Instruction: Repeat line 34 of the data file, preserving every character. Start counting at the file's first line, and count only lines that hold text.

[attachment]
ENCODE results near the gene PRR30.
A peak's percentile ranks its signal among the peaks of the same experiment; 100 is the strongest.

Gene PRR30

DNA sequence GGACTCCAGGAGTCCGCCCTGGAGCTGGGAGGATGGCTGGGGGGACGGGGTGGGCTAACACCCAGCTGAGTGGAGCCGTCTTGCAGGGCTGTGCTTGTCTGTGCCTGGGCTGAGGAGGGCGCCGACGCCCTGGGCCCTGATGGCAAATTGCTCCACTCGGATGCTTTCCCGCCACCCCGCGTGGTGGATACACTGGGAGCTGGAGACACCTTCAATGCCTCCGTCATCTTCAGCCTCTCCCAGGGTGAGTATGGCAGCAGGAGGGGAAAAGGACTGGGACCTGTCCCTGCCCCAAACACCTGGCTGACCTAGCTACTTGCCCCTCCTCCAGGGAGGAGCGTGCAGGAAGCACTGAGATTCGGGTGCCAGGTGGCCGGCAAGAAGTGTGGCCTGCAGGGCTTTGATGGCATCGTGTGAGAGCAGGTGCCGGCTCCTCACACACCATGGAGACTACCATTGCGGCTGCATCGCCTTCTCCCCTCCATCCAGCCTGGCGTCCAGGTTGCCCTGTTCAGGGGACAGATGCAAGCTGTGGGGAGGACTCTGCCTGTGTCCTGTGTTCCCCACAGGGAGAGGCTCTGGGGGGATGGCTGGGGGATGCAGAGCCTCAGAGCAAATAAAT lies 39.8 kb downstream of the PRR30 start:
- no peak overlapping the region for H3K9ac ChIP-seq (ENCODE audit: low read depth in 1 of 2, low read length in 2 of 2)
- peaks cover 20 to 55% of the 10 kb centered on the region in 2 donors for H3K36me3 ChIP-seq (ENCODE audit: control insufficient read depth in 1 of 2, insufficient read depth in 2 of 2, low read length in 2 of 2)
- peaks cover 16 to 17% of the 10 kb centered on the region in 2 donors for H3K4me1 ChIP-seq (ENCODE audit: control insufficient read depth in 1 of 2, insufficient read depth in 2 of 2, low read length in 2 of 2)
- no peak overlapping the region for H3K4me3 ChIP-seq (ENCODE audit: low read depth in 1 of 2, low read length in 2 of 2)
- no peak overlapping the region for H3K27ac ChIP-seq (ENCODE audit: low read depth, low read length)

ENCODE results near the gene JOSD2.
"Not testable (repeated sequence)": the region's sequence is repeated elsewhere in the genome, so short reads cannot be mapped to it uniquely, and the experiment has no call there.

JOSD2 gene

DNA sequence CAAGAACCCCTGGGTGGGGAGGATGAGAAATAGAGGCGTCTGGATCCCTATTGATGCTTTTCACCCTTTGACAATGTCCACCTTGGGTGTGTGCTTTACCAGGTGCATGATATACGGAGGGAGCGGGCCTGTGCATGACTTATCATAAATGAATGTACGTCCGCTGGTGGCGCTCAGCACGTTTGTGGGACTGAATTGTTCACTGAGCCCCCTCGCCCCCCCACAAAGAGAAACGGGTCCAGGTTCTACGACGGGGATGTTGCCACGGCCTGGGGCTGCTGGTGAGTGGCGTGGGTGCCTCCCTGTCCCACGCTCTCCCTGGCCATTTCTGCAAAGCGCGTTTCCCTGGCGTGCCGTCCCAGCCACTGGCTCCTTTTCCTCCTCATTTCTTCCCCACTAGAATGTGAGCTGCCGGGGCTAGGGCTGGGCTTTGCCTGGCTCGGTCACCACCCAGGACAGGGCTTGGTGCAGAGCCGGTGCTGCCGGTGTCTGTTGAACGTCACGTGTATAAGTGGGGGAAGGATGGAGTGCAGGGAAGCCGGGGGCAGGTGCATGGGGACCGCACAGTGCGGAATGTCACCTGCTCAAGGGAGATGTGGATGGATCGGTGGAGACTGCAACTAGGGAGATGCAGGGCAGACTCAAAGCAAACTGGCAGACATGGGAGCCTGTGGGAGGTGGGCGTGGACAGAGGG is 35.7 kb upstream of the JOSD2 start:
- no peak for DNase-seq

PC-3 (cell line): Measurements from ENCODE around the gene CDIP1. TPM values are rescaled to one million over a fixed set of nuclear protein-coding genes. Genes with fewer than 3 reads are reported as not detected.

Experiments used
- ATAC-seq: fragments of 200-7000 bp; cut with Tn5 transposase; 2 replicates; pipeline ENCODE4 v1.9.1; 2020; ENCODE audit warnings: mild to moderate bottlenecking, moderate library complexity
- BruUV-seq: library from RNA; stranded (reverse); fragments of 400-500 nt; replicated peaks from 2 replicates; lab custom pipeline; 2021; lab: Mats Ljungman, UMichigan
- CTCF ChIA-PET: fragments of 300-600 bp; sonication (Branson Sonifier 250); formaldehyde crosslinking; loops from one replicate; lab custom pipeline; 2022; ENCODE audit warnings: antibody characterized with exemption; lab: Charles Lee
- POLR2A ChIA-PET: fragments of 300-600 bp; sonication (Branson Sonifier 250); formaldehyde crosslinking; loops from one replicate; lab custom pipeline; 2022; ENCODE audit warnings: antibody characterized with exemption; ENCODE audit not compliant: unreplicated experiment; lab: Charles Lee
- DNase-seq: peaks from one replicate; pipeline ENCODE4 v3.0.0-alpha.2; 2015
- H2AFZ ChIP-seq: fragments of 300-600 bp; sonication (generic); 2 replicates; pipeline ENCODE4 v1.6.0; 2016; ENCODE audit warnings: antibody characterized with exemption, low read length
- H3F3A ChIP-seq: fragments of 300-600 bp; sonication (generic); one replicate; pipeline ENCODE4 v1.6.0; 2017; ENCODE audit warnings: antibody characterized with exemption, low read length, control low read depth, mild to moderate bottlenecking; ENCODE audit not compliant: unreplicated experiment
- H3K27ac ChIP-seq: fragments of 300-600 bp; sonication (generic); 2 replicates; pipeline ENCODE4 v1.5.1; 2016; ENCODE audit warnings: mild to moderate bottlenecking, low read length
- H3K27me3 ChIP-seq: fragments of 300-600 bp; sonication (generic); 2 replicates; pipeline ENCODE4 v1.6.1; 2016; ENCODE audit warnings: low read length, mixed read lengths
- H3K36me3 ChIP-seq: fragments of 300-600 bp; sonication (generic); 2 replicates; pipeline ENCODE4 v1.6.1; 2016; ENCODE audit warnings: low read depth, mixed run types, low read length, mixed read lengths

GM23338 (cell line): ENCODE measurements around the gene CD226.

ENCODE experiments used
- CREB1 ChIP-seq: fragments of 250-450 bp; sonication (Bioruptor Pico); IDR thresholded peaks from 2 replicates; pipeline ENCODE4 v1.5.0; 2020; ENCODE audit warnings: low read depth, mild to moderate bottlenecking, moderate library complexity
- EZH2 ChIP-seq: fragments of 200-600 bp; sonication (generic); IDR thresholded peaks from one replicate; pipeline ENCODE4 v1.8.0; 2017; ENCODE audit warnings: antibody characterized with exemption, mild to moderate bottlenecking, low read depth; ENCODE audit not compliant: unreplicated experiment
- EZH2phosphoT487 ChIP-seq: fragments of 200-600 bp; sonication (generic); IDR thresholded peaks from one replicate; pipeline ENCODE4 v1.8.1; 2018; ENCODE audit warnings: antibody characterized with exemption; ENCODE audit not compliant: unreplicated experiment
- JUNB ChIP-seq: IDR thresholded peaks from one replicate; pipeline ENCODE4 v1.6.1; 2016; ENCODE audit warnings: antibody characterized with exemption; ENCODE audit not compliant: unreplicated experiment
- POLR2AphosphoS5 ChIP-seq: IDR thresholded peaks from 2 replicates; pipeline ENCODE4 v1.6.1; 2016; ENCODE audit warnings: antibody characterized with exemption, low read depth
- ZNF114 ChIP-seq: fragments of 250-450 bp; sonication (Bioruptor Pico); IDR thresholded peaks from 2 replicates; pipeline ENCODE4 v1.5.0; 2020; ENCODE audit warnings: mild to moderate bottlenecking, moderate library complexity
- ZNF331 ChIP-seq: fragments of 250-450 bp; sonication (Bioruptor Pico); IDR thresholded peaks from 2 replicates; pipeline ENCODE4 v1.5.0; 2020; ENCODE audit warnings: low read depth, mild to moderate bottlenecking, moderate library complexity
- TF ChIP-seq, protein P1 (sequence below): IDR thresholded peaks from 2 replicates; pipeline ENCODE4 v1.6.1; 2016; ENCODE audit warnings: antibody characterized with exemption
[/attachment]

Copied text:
- ZNF114 ChIP-seq: fragments of 250-450 bp; sonication (Bioruptor Pico); IDR thresholded peaks from 2 replicates; pipeline ENCODE4 v1.5.0; 2020; ENCODE audit warnings: mild to moderate bottlenecking, moderate library complexity